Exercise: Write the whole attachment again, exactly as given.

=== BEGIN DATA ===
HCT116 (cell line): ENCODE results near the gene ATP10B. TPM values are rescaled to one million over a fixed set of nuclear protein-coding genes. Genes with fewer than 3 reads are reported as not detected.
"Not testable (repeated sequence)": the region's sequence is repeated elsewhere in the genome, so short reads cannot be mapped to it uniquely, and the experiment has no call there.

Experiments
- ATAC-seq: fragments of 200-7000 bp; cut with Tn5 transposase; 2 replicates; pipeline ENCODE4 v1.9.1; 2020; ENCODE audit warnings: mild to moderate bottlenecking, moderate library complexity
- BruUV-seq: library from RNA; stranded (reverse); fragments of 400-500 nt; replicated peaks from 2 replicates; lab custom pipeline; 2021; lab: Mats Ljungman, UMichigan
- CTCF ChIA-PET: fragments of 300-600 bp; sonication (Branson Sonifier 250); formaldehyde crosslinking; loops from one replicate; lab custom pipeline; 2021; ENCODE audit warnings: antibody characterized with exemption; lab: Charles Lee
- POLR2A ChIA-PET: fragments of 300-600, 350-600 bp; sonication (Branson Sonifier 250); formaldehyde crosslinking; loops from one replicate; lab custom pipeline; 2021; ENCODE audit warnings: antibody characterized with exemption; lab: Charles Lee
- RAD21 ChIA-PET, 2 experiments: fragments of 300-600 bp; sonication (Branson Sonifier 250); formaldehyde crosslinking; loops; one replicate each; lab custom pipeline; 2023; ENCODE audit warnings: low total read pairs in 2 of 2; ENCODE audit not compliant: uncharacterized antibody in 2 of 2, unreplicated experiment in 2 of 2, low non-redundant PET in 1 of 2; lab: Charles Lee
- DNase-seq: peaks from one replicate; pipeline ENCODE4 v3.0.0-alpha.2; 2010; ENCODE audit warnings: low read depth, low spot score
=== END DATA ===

HCT116 (cell line): ENCODE results near the gene ATP10B. TPM values are rescaled to one million over a fixed set of nuclear protein-coding genes. Genes with fewer than 3 reads are reported as not detected.
"Not testable (repeated sequence)": the region's sequence is repeated elsewhere in the genome, so short reads cannot be mapped to it uniquely, and the experiment has no call there.

Experiments
- ATAC-seq: fragments of 200-7000 bp; cut with Tn5 transposase; 2 replicates; pipeline ENCODE4 v1.9.1; 2020; ENCODE audit warnings: mild to moderate bottlenecking, moderate library complexity
- BruUV-seq: library from RNA; stranded (reverse); fragments of 400-500 nt; replicated peaks from 2 replicates; lab custom pipeline; 2021; lab: Mats Ljungman, UMichigan
- CTCF ChIA-PET: fragments of 300-600 bp; sonication (Branson Sonifier 250); formaldehyde crosslinking; loops from one replicate; lab custom pipeline; 2021; ENCODE audit warnings: antibody characterized with exemption; lab: Charles Lee
- POLR2A ChIA-PET: fragments of 300-600, 350-600 bp; sonication (Branson Sonifier 250); formaldehyde crosslinking; loops from one replicate; lab custom pipeline; 2021; ENCODE audit warnings: antibody characterized with exemption; lab: Charles Lee
- RAD21 ChIA-PET, 2 experiments: fragments of 300-600 bp; sonication (Branson Sonifier 250); formaldehyde crosslinking; loops; one replicate each; lab custom pipeline; 2023; ENCODE audit warnings: low total read pairs in 2 of 2; ENCODE audit not compliant: uncharacterized antibody in 2 of 2, unreplicated experiment in 2 of 2, low non-redundant PET in 1 of 2; lab: Charles Lee
- DNase-seq: peaks from one replicate; pipeline ENCODE4 v3.0.0-alpha.2; 2010; ENCODE audit warnings: low read depth, low spot score